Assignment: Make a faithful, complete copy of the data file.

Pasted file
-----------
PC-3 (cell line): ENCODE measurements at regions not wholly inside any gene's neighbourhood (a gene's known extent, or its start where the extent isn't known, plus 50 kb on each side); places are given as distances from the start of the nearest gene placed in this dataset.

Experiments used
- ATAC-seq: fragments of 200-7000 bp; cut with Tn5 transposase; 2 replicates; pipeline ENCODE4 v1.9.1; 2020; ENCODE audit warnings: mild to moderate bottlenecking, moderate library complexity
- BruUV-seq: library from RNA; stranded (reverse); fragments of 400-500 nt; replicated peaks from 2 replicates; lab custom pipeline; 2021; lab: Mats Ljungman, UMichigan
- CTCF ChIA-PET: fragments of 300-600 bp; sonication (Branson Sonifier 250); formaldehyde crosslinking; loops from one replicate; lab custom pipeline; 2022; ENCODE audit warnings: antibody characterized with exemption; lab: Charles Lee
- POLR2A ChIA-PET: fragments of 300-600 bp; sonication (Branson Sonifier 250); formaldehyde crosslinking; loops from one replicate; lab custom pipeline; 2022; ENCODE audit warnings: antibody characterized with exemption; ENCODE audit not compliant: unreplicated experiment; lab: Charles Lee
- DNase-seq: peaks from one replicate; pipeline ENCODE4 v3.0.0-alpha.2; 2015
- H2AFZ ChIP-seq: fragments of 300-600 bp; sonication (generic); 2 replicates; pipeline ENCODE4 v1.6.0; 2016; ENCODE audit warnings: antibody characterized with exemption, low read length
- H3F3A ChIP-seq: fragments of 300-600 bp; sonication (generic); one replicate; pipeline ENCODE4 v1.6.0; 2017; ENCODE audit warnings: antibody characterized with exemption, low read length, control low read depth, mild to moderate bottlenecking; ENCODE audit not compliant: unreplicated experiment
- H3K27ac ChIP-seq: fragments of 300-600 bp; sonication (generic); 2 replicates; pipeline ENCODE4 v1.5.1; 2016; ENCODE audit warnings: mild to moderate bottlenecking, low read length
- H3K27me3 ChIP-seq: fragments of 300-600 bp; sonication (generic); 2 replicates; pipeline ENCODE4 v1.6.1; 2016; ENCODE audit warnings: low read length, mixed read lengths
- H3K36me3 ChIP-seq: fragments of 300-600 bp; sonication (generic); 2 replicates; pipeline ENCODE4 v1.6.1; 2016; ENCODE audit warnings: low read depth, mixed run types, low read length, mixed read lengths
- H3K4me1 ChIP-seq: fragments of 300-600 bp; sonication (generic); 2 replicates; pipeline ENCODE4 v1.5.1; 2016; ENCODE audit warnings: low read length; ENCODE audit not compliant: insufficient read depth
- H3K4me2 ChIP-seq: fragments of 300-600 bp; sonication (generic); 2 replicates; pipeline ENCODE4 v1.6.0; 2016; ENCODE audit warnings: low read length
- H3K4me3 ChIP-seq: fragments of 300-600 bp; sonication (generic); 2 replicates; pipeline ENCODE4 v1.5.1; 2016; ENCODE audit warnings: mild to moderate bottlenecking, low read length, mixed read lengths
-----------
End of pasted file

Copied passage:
PC-3 (cell line): ENCODE measurements at regions not wholly inside any gene's neighbourhood (a gene's known extent, or its start where the extent isn't known, plus 50 kb on each side); places are given as distances from the start of the nearest gene placed in this dataset.

Experiments used
- ATAC-seq: fragments of 200-7000 bp; cut with Tn5 transposase; 2 replicates; pipeline ENCODE4 v1.9.1; 2020; ENCODE audit warnings: mild to moderate bottlenecking, moderate library complexity
- BruUV-seq: library from RNA; stranded (reverse); fragments of 400-500 nt; replicated peaks from 2 replicates; lab custom pipeline; 2021; lab: Mats Ljungman, UMichigan
- CTCF ChIA-PET: fragments of 300-600 bp; sonication (Branson Sonifier 250); formaldehyde crosslinking; loops from one replicate; lab custom pipeline; 2022; ENCODE audit warnings: antibody characterized with exemption; lab: Charles Lee
- POLR2A ChIA-PET: fragments of 300-600 bp; sonication (Branson Sonifier 250); formaldehyde crosslinking; loops from one replicate; lab custom pipeline; 2022; ENCODE audit warnings: antibody characterized with exemption; ENCODE audit not compliant: unreplicated experiment; lab: Charles Lee
- DNase-seq: peaks from one replicate; pipeline ENCODE4 v3.0.0-alpha.2; 2015
- H2AFZ ChIP-seq: fragments of 300-600 bp; sonication (generic); 2 replicates; pipeline ENCODE4 v1.6.0; 2016; ENCODE audit warnings: antibody characterized with exemption, low read length
- H3F3A ChIP-seq: fragments of 300-600 bp; sonication (generic); one replicate; pipeline ENCODE4 v1.6.0; 2017; ENCODE audit warnings: antibody characterized with exemption, low read length, control low read depth, mild to moderate bottlenecking; ENCODE audit not compliant: unreplicated experiment
- H3K27ac ChIP-seq: fragments of 300-600 bp; sonication (generic); 2 replicates; pipeline ENCODE4 v1.5.1; 2016; ENCODE audit warnings: mild to moderate bottlenecking, low read length
- H3K27me3 ChIP-seq: fragments of 300-600 bp; sonication (generic); 2 replicates; pipeline ENCODE4 v1.6.1; 2016; ENCODE audit warnings: low read length, mixed read lengths
- H3K36me3 ChIP-seq: fragments of 300-600 bp; sonication (generic); 2 replicates; pipeline ENCODE4 v1.6.1; 2016; ENCODE audit warnings: low read depth, mixed run types, low read length, mixed read lengths
- H3K4me1 ChIP-seq: fragments of 300-600 bp; sonication (generic); 2 replicates; pipeline ENCODE4 v1.5.1; 2016; ENCODE audit warnings: low read length; ENCODE audit not compliant: insufficient read depth
- H3K4me2 ChIP-seq: fragments of 300-600 bp; sonication (generic); 2 replicates; pipeline ENCODE4 v1.6.0; 2016; ENCODE audit warnings: low read length
- H3K4me3 ChIP-seq: fragments of 300-600 bp; sonication (generic); 2 replicates; pipeline ENCODE4 v1.5.1; 2016; ENCODE audit warnings: mild to moderate bottlenecking, low read length, mixed read lengths